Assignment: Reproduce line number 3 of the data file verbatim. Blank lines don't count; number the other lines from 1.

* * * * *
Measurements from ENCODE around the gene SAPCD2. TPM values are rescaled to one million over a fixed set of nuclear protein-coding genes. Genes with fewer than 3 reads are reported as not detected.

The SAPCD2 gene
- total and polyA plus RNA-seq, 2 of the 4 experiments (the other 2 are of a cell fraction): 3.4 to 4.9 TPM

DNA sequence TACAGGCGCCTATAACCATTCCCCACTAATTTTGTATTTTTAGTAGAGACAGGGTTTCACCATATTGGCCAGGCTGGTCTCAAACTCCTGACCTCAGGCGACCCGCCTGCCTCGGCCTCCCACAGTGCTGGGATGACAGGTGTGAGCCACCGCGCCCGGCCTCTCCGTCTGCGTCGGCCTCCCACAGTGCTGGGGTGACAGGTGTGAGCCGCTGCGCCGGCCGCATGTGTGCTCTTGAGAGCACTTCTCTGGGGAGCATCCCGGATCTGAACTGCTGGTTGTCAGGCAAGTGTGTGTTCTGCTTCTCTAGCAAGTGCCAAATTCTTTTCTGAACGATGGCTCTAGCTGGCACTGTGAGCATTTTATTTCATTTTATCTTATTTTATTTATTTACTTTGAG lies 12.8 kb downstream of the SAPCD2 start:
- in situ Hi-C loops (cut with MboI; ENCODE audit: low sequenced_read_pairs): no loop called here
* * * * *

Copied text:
- total and polyA plus RNA-seq, 2 of the 4 experiments (the other 2 are of a cell fraction): 3.4 to 4.9 TPM